Free Corkage Sunday Evenings – The Royal Oak

t: 01608 688100
Personally I think we are blessed to have The Royal Oak in Whatcote on our doorstep. An establishment of two halves. On the right hand side it is a pub, with a pool table, a dartboard and a roaring fire where you can relax, enjoy a pint with a pork pie and the best fries in south Warwickshire. On the left hand side there is a fine dining Michelin starred restaurant where Richard and the team knock out some of the tastiest food in the area.
As if that wasn’t enough, being wine loving friends, Solanche and Richard continue to offer “Free Corkage Sunday Nights”, meaning those of you who book Sunday supper can take your own wine (1 bottle per couple) to enjoy with a delicious dinner. Trish and I dined with friends just a couple of Sundays ago and we smuggled in a trio of decent bottles (Krug 1995, Drouhin Chassagne Montrachet 1er Cru ‘Morgeot’ 2017 and Chateau Margaux 1996) which made what was already a special evening all the more indulgent.
To my knowledge The Royal Oak is the only fine dining outfit in our area that offers a free corkage deal. Whether your tipple is the finest from Tesco, taste the difference from J Sainsbury or something from upstairs or even perhaps downstairs from Sheldon’s, book a Sunday evening table and make a night of it. I might even see you there, and if you spot me feel free to share a glass, you’ll definitely get one back, whatever I happen to be drinking on the night.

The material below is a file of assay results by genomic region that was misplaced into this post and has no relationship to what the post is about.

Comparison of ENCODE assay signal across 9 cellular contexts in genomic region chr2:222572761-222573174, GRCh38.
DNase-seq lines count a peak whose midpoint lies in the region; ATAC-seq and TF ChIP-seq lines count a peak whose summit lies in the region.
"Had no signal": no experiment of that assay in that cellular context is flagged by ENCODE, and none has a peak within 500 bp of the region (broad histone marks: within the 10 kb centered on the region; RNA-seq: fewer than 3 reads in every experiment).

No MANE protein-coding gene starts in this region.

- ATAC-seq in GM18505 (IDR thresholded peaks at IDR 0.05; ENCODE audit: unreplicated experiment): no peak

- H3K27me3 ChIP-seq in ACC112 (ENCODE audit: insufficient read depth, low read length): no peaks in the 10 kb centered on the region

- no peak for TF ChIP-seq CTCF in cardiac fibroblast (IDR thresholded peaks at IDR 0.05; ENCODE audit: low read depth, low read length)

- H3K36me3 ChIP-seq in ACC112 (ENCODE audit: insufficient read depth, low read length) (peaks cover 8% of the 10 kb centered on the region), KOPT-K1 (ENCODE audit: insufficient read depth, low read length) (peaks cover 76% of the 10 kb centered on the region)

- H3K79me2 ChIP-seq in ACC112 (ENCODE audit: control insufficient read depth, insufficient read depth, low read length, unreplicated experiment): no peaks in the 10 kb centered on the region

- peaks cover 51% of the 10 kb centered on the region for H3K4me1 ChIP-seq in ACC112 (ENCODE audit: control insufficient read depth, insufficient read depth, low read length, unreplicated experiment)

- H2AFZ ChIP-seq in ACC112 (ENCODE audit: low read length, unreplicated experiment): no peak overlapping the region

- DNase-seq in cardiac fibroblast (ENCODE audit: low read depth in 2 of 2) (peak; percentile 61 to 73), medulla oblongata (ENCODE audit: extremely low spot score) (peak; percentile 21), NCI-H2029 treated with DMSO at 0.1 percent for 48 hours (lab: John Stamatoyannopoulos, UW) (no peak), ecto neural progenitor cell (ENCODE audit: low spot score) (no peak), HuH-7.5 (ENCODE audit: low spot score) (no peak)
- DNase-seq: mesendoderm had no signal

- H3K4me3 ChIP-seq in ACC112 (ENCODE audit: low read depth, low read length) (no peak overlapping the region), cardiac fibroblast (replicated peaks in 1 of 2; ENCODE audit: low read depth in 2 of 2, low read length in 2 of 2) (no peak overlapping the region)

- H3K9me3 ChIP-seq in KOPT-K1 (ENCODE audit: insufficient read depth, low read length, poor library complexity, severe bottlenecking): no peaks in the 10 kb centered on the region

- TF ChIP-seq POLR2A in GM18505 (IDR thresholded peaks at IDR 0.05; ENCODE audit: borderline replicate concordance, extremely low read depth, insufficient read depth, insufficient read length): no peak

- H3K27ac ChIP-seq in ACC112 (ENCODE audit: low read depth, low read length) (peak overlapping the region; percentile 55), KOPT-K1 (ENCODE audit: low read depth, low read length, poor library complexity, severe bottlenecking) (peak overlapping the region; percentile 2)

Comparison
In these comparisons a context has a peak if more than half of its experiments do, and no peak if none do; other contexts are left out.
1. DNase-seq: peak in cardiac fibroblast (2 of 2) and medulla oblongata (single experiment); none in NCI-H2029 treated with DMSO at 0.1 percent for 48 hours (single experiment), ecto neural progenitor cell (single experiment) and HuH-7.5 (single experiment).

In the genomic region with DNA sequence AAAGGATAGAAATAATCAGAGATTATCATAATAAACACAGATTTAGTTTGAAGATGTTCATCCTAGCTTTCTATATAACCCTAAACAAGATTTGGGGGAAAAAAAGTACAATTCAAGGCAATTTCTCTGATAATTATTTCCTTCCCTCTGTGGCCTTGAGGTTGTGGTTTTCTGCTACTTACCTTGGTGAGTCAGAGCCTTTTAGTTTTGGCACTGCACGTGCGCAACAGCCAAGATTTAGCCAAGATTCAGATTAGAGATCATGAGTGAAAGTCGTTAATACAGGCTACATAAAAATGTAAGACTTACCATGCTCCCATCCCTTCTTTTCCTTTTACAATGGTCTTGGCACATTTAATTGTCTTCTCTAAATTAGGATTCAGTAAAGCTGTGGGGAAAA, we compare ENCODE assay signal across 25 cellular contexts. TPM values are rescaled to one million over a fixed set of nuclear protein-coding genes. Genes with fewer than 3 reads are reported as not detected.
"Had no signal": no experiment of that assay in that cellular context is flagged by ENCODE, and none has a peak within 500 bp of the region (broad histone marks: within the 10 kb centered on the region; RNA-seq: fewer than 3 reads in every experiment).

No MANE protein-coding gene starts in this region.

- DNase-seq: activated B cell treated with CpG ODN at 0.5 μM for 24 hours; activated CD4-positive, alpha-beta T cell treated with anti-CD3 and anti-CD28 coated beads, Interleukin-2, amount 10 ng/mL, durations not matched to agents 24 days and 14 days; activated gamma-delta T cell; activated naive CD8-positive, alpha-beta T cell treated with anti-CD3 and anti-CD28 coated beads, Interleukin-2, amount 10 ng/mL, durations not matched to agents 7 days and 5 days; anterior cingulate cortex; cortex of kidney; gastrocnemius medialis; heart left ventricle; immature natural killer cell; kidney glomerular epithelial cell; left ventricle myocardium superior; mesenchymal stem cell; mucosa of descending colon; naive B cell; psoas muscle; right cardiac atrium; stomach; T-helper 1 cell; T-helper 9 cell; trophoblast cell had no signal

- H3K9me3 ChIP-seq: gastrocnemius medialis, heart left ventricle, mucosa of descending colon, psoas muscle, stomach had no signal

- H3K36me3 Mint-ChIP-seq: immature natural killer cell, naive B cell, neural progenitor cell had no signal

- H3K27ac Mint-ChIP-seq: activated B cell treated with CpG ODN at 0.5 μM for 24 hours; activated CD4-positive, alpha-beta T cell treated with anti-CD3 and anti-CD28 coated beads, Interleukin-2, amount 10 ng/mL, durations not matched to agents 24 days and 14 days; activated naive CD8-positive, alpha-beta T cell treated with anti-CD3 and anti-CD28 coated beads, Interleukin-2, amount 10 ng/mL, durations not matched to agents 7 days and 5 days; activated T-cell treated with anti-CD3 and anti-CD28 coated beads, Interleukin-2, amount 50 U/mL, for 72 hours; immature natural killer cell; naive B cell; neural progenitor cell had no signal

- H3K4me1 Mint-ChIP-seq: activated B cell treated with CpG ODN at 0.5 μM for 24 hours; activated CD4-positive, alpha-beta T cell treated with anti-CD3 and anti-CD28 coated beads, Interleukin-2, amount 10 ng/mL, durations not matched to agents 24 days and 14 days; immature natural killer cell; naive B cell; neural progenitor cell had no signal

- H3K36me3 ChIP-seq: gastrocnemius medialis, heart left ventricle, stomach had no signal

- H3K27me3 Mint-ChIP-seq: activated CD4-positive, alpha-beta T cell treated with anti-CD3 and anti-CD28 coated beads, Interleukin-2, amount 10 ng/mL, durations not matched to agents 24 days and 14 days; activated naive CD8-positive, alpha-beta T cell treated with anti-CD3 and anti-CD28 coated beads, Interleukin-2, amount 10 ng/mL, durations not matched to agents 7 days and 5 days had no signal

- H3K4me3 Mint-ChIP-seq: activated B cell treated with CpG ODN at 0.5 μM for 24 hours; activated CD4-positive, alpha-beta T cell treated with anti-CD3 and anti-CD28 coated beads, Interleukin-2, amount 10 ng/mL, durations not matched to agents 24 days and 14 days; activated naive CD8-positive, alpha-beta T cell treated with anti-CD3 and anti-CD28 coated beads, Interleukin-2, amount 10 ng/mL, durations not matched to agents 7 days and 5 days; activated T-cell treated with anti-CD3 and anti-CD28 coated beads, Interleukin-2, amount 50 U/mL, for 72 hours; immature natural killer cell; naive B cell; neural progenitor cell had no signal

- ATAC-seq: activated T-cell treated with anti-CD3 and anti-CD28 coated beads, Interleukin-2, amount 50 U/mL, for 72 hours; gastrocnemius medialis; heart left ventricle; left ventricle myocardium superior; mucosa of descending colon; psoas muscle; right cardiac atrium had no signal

Saint Estephe

Thanks to those who sent in positive comments about the piece last week on the Bordeaux village of Pauillac. We drank a bottle of 1994 Pichon Baron on Saturday night and a 2001 Chateau d’Armailhac on Sunday, both from the commune. The Baron was interesting. Reticent when first poured, we declared it a poor man’s 1995 or 96, but after 20 minutes in the glass it unfurled to reveal the underlying class of this estate. At less than half the price of the 1996 this is a bargain. The d’Armailhac was all you would want and expect from another underrated year. Delicious with Galloway fillet steak from our friends at Paddock Farm butchery, beef dripping chips and green beans. Sadly a customer bought all of our remaining 2001 Chateau d’Armailhac last week but we do have other vintages available.

This week we are going to look at the village just north of Pauillac – Saint Estephe.

The northernmost village on the left bank of Bordeaux is Saint Estephe. The southern border of the commune lies next to Pauillac, the Gironde estuary forms the eastern border and to the north and west are vineyards under the more generic Haut Medoc classification. Unlike Pauillac which has a plethora of classified estates, Saint Estephe has only 5, none of which are Premier Crus (First Growths). Probably the most famous of the Saint Estephe estates is Cos d’Estournel, located on the southern edge of the commune abutting the vineyards of Chateau Lafite in Pauillac. The Chateau at Cos is interesting, the architecture having an Indian influence. This comes from the founder of the estate, Louis Gaspard d’Estournel who in the early 19th century travelled extensively around Asia promoting his wines. Louis Gaspard passed away in 1853, just two years before the official classification of Cos as a second growth, something I am sure he would have liked to see. The current owner, Michel Reybier acquired the estate in 2000 and soon after embarked on a significant project of improvement at the Chateau.